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Using your words to understand your emotions

Life is busy, no doubt about that. Ever since the rules were lifted related to Covid we have gone from what feels like pretty quiet lives into going at a hundred miles per hour.

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Life is busy, no doubt about that. Ever since the rules were lifted related to Covid we have gone from what feels like pretty quiet lives into going at a hundred miles per hour.

That is why the greatest connection you can have at this time is to the connection to yourself.

Carve out some time in amongst the busy periods to check in with how you are feeling and use your words to articulate your emotions and feelings. Ever heard yourself when someone asks you how you are, that there are possibly only a few answers you give?

“I’m fine”

“I’m well, thank you!”

“I feel stressed!”

“Showing up to difficult feelings can help you anticipate pitfalls and prepare more effective ways of coping during critical moments.” (Susan David Ph.D, Harvard Medical School)

It is important to label emotions, being specific about what you are really feeling. Truthfully when we try and “grin and bear it” through difficult times, it can prevent us from being authentic, showing up for ourselves and learning from our feelings.

So perhaps the next time you use the phrase in a conversation with yourself or another close connection you say:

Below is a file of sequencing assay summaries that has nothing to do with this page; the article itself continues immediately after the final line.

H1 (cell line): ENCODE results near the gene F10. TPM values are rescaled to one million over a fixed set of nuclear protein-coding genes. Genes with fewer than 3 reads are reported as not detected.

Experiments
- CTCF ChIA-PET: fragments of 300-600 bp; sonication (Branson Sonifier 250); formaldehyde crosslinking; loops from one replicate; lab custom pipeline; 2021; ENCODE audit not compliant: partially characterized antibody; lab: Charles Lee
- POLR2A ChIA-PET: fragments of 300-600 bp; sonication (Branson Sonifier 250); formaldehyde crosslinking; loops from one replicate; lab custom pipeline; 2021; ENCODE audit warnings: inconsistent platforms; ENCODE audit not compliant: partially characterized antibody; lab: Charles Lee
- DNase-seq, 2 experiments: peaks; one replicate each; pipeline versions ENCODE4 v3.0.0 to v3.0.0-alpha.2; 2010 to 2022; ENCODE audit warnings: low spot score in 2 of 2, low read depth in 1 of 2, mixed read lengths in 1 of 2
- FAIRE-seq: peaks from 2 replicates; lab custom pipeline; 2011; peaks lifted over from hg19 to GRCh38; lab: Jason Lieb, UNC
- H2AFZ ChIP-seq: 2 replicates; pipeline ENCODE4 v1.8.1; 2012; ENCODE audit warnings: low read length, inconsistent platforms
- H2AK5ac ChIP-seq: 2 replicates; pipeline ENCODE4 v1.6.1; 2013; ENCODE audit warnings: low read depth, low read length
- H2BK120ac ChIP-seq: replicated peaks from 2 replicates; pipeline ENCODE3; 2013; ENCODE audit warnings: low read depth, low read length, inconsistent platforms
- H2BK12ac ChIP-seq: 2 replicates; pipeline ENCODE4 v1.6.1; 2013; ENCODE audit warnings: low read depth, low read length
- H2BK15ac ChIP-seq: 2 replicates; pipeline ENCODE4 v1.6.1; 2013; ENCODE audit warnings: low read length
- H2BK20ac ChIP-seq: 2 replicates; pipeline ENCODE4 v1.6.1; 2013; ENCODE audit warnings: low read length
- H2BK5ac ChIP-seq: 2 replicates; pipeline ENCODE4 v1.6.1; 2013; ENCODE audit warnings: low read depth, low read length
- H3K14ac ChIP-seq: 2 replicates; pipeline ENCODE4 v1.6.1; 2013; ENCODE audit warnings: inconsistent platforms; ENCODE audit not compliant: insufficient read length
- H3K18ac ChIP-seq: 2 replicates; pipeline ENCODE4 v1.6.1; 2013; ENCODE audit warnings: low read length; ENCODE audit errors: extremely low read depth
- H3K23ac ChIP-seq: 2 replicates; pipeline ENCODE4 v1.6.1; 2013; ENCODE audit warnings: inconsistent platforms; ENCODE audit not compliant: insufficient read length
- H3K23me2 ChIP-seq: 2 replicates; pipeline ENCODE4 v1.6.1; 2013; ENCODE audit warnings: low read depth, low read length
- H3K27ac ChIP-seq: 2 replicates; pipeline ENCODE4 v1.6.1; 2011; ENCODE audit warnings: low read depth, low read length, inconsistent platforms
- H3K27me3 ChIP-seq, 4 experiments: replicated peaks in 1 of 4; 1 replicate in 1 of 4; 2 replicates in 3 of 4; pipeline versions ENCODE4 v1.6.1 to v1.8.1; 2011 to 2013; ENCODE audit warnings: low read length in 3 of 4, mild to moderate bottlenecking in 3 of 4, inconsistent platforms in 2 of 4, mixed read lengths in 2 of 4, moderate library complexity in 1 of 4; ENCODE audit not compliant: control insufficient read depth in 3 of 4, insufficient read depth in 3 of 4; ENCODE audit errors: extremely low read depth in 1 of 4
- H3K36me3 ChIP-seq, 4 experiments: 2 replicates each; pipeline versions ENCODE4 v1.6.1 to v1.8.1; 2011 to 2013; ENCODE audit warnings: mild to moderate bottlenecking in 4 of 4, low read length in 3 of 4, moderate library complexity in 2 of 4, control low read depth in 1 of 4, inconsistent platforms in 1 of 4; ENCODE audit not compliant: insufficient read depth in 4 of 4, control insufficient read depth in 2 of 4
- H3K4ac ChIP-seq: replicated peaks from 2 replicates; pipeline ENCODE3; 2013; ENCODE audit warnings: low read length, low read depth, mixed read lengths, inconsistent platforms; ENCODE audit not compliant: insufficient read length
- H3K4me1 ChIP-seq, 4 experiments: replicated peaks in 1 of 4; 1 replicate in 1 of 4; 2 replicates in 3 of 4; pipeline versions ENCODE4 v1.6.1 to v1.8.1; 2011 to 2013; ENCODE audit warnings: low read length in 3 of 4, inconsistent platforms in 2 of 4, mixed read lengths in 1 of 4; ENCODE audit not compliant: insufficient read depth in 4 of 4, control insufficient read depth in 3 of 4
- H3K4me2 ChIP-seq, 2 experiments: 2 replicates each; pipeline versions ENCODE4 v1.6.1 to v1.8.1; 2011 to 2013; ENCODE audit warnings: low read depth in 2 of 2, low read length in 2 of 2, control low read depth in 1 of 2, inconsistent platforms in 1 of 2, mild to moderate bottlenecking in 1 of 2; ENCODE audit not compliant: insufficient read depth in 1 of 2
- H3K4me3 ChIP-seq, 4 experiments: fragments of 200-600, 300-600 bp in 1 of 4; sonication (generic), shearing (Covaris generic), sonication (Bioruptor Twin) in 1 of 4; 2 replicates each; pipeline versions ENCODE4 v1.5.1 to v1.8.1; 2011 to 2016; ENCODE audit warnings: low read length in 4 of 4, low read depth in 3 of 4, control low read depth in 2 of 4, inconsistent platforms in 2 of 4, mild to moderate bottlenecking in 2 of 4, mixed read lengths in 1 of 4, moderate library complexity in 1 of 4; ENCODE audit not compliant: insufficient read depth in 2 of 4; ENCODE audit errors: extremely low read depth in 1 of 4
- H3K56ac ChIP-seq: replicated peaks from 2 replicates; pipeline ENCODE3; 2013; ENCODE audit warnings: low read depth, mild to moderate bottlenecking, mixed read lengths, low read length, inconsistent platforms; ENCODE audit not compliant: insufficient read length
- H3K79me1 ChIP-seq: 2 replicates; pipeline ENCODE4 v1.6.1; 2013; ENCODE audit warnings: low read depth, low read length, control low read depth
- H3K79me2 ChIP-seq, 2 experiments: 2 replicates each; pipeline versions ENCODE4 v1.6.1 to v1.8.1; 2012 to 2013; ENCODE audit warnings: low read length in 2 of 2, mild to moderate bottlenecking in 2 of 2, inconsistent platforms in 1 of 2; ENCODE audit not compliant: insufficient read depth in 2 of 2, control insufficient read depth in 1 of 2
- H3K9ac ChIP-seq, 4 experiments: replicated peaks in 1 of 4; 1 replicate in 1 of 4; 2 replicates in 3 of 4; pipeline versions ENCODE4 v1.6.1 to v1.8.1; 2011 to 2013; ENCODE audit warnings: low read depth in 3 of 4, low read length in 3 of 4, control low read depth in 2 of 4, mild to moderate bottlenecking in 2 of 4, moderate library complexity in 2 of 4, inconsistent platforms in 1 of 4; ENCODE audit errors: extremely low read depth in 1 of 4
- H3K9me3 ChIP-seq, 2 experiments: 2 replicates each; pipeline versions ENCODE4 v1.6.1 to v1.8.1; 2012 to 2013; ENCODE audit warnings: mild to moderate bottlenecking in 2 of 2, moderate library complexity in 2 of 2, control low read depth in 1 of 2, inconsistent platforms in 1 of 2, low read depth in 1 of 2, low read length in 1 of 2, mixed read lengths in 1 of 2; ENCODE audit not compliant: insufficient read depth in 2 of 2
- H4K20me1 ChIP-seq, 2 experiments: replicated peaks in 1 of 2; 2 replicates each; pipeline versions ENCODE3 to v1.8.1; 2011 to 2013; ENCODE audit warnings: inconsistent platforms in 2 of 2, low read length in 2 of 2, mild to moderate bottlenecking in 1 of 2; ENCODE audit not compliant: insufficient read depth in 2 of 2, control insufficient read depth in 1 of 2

“I feel confused.”

“I feel worried”

“I feel angry”

“I feel sad”

A great tip from Harvard Medical School Psychologist Susan David is that words matter. Take a moment to consider what the emotion is called and sit with it to unravel it.

Let’s take sad. It could mean you are tearful, disillusioned, pessimistic mournful or regretful. This exercise is to connect with yourself and the deep-rooted emotions rather than putting a blanket statement of “I am sad therefore I am depressed”.

We have learnt that we should favour a positivity culture over emotional truth, but it is important to not mask behind positivity but rather acknowledge difficult emotions and meet our inner selves with compassion and honesty, so we are able to move forward healthier. It is to allow the emotion to be validated but then also to find ways to move to a better emotion.

In truth, more often the upside to sadness, guilt, fear or anger is that it can encourage us to persevere, support better memory, make us more attentive and form healthier arguments as we see things from all sides. All opportunities for growth.

So, what can you do to create a better connection to yourself and your emotions?

  • Set aside 10 mins a day to journal, to use your words and unravel the events of the day.

  • Instead of scrolling on your phone spend 5 mins breathing, the best technique for the relief of stress is 4-0-8-0 Breathing. This is breathing in for 4, then hold, then breathe out for 8 and hold before you do it again.

 If you are feeling anxious before doing your journaling, do the 3-3-3 technique which helps disrupt your mind for a moment.

  • Look around and name 3 things you hear

  • Name 3 things you see

  • Move 3 parts of your body

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